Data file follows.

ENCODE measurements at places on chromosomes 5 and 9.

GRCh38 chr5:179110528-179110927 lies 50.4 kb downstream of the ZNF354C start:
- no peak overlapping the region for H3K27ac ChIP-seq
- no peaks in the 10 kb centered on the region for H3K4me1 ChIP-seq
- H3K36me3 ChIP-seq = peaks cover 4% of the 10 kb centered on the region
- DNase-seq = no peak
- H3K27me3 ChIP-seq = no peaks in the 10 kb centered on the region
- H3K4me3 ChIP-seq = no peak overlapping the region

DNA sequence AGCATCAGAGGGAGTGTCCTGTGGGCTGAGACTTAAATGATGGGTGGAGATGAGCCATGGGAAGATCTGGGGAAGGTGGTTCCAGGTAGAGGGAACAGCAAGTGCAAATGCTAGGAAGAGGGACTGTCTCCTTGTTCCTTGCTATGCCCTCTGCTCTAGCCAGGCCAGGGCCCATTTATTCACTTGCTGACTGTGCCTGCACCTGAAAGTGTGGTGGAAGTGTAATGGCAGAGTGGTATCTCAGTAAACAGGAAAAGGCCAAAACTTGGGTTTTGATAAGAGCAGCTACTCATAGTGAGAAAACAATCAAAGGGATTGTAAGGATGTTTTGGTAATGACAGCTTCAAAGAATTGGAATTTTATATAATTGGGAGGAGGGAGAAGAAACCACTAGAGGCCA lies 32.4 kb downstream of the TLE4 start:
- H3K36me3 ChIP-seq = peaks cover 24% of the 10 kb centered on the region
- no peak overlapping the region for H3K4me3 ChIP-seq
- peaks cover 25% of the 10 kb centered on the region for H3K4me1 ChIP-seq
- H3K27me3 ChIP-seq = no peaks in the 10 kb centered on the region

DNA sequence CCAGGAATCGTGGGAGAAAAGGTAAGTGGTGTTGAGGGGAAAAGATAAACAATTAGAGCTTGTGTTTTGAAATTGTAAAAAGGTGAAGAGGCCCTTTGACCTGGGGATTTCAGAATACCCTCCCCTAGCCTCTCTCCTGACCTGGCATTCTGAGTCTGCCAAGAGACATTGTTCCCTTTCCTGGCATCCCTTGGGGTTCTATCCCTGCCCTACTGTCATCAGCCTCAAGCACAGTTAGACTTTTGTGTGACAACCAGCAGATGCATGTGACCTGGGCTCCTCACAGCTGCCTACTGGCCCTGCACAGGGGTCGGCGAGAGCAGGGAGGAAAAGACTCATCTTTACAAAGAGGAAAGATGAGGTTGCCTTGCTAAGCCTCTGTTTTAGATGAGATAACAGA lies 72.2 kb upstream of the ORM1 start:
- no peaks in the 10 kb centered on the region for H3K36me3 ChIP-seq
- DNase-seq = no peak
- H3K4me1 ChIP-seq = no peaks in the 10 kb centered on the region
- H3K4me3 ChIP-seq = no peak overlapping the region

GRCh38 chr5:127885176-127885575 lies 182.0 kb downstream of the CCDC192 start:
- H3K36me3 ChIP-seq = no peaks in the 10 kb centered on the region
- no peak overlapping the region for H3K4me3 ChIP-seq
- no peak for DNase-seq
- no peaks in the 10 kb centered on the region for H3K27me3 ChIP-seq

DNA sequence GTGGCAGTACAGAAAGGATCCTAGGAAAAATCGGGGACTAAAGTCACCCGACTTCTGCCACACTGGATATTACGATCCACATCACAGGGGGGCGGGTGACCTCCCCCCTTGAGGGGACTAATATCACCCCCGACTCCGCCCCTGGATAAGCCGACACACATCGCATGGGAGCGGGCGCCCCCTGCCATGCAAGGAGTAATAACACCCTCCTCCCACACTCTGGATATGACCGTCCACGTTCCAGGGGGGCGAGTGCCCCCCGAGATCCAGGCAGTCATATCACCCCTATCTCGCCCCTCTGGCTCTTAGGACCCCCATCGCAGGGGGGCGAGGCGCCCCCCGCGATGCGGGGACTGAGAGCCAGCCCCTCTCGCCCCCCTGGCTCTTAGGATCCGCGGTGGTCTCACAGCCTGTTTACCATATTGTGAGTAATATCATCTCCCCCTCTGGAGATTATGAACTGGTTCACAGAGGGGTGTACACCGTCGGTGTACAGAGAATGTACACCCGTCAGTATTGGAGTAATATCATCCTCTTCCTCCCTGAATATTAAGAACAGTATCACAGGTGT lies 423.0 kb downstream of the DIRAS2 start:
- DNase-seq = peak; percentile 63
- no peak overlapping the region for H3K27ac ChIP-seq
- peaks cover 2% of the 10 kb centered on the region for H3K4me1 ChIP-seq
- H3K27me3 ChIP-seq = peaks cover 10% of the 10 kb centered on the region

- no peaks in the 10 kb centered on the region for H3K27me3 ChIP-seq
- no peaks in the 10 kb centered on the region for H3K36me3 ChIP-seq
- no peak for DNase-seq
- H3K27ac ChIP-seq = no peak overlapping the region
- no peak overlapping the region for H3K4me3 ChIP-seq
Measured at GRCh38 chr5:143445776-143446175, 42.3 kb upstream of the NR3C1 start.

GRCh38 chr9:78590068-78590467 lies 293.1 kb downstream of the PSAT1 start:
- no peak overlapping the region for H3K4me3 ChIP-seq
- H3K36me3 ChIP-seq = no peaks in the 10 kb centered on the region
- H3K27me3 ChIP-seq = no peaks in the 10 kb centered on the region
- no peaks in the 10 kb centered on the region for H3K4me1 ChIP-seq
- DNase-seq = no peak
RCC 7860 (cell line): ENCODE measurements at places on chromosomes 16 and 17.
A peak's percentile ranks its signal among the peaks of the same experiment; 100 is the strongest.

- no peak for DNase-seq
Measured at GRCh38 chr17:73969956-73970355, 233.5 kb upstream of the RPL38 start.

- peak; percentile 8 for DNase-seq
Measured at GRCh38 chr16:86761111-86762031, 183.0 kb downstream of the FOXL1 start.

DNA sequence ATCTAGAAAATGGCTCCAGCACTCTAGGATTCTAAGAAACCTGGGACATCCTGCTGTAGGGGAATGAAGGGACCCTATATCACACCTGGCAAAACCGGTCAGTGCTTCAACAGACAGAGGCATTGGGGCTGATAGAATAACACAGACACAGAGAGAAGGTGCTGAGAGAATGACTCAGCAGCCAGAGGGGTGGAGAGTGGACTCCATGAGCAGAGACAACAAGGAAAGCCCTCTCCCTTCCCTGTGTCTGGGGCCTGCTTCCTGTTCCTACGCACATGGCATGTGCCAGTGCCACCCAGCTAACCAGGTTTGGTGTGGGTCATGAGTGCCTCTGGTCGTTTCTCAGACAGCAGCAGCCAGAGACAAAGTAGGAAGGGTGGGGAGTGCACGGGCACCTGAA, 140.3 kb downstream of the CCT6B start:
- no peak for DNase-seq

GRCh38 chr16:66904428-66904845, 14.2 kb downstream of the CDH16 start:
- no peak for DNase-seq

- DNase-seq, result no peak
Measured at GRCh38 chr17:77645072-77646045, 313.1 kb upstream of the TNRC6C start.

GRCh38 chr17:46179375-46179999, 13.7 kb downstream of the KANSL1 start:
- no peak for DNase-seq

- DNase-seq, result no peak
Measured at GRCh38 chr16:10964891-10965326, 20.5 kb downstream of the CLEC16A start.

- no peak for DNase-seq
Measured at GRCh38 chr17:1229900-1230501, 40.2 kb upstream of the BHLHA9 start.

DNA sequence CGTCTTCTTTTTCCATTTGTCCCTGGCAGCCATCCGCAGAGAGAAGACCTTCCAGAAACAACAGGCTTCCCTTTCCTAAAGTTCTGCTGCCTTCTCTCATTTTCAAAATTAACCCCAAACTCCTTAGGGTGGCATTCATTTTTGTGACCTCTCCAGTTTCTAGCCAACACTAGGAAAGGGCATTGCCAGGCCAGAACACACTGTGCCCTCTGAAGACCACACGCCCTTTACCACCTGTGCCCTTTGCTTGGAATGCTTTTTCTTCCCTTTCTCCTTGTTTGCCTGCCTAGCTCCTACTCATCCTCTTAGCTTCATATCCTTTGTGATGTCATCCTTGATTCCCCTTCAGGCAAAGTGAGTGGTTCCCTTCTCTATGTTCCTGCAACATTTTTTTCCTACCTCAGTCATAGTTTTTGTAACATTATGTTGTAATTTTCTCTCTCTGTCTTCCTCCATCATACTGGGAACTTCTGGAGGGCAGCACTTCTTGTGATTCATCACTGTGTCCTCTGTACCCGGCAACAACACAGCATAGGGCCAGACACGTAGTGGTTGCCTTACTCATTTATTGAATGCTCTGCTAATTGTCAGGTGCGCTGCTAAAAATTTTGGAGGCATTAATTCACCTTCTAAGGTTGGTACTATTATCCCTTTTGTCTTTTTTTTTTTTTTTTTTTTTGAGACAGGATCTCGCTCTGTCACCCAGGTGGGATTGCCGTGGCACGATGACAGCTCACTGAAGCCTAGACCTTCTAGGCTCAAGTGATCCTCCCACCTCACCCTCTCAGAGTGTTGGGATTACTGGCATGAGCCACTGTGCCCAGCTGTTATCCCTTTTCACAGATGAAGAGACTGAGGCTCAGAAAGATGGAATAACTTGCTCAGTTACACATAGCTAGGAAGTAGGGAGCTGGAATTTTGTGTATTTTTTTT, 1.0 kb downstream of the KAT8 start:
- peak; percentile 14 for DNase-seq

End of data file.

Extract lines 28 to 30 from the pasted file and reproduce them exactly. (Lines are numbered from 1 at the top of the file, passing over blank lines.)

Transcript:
- H3K27me3 ChIP-seq = peaks cover 10% of the 10 kb centered on the region

- no peaks in the 10 kb centered on the region for H3K27me3 ChIP-seq
- no peaks in the 10 kb centered on the region for H3K36me3 ChIP-seq